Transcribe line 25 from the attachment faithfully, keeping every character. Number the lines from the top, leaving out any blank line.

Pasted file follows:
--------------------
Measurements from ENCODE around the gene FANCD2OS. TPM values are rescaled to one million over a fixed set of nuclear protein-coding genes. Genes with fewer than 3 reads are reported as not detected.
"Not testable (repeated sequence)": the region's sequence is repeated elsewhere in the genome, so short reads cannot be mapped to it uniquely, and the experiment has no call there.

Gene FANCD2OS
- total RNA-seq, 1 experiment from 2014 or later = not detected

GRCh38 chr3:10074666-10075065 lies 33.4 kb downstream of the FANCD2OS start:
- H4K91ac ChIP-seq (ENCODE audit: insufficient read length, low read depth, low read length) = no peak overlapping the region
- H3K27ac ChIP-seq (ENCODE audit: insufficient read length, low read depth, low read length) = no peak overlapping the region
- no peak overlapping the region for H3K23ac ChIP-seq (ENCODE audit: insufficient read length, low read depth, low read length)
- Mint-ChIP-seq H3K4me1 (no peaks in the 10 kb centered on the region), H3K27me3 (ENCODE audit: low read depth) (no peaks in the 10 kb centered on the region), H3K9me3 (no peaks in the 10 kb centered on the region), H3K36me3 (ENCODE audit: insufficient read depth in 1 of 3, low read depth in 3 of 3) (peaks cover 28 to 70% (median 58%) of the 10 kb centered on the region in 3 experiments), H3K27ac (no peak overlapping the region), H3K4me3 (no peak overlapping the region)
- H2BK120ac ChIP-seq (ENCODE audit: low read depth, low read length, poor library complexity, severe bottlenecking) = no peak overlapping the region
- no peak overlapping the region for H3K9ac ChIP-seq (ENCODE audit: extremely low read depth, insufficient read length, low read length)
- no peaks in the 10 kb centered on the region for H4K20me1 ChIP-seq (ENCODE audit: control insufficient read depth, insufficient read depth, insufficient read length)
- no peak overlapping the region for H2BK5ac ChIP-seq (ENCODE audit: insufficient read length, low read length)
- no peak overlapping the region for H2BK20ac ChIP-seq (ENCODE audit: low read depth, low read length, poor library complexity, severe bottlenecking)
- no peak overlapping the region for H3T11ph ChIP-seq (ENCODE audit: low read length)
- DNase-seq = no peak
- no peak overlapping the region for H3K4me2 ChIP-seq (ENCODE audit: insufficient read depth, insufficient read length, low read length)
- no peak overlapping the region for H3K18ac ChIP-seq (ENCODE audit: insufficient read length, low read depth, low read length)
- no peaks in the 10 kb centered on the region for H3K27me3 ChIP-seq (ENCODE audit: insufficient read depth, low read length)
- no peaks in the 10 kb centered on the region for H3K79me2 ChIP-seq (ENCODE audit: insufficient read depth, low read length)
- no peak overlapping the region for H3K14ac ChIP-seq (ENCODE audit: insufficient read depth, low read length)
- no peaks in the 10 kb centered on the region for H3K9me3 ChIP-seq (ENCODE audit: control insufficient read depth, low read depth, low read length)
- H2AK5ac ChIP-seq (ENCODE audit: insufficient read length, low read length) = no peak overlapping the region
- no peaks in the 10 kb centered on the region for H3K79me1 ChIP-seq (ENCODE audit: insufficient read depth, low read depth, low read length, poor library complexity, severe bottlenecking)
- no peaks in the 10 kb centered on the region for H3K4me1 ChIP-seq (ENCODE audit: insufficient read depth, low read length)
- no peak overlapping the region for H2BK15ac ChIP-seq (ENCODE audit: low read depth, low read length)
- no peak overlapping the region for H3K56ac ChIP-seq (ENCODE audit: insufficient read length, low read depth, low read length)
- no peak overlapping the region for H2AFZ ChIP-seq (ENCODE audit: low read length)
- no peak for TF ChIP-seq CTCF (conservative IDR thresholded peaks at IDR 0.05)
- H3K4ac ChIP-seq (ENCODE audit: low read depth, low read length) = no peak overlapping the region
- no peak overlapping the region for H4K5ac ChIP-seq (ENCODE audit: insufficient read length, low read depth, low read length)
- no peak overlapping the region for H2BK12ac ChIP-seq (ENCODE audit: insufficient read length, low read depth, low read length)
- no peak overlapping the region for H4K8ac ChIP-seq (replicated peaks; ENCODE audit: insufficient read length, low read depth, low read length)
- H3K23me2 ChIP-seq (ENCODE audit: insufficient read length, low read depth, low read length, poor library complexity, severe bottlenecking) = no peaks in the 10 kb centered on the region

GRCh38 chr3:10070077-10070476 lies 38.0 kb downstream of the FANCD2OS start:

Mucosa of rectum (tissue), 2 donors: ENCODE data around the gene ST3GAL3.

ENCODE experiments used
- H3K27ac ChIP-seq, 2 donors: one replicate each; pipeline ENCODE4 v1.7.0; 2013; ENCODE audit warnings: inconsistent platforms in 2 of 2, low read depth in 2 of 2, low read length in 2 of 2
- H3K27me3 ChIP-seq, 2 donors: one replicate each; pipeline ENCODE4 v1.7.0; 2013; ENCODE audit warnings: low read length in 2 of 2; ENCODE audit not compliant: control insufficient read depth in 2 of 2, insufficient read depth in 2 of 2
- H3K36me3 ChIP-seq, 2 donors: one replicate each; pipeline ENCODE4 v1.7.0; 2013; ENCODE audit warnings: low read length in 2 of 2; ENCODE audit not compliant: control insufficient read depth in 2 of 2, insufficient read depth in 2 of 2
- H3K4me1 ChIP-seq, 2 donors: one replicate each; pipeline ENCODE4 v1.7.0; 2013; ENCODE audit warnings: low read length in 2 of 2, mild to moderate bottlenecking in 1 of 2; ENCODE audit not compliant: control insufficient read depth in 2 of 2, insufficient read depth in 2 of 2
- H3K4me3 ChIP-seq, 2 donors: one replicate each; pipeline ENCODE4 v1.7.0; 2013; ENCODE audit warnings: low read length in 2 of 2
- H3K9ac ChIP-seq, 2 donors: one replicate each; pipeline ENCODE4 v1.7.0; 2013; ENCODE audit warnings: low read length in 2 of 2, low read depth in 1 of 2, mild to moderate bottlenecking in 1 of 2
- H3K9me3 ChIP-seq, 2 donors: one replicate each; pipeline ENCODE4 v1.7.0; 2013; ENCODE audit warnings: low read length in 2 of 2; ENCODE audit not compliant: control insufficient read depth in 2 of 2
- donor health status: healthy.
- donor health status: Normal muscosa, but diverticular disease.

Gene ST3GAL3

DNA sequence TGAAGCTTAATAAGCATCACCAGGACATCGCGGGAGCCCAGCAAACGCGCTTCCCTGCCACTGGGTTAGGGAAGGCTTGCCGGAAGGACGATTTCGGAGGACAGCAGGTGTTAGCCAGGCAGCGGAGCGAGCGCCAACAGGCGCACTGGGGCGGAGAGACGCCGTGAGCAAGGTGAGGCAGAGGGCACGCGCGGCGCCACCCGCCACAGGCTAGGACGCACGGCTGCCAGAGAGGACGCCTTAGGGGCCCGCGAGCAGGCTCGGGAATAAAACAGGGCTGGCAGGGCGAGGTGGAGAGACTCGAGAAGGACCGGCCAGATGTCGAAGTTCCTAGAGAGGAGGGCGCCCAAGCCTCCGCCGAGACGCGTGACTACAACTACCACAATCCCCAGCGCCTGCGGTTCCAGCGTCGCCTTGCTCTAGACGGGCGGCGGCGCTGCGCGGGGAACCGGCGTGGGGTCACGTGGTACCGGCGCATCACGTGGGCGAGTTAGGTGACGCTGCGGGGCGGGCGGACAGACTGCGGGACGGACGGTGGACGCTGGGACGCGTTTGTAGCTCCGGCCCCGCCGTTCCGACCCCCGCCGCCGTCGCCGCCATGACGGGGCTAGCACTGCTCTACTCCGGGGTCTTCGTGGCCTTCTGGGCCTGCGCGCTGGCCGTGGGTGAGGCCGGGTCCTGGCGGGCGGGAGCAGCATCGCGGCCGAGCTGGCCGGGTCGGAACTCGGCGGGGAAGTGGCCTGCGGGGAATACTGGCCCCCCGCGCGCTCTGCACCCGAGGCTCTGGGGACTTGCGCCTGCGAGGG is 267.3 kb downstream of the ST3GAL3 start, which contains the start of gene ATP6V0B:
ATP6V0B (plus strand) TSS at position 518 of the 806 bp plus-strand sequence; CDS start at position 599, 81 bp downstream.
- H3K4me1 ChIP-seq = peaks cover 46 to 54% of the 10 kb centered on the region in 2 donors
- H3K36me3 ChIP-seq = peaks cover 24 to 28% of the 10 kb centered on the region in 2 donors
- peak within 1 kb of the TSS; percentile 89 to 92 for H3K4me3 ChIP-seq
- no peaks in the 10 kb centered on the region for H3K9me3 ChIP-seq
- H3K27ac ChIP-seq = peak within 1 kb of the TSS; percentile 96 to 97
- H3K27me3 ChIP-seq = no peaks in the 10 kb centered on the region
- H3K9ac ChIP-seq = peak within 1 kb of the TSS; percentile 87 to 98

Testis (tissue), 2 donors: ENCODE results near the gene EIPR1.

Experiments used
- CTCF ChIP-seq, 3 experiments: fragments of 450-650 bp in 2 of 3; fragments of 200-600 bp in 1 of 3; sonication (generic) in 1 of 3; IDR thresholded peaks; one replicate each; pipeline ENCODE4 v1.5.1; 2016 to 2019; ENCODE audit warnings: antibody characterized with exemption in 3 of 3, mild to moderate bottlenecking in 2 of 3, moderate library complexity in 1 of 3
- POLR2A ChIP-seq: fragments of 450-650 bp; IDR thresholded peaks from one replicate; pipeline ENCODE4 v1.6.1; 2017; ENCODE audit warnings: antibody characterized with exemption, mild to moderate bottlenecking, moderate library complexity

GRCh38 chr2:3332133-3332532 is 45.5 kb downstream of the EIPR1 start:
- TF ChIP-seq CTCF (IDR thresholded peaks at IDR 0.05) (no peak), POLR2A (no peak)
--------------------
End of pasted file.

- no peaks in the 10 kb centered on the region for H3K4me1 ChIP-seq (ENCODE audit: insufficient read depth, low read length)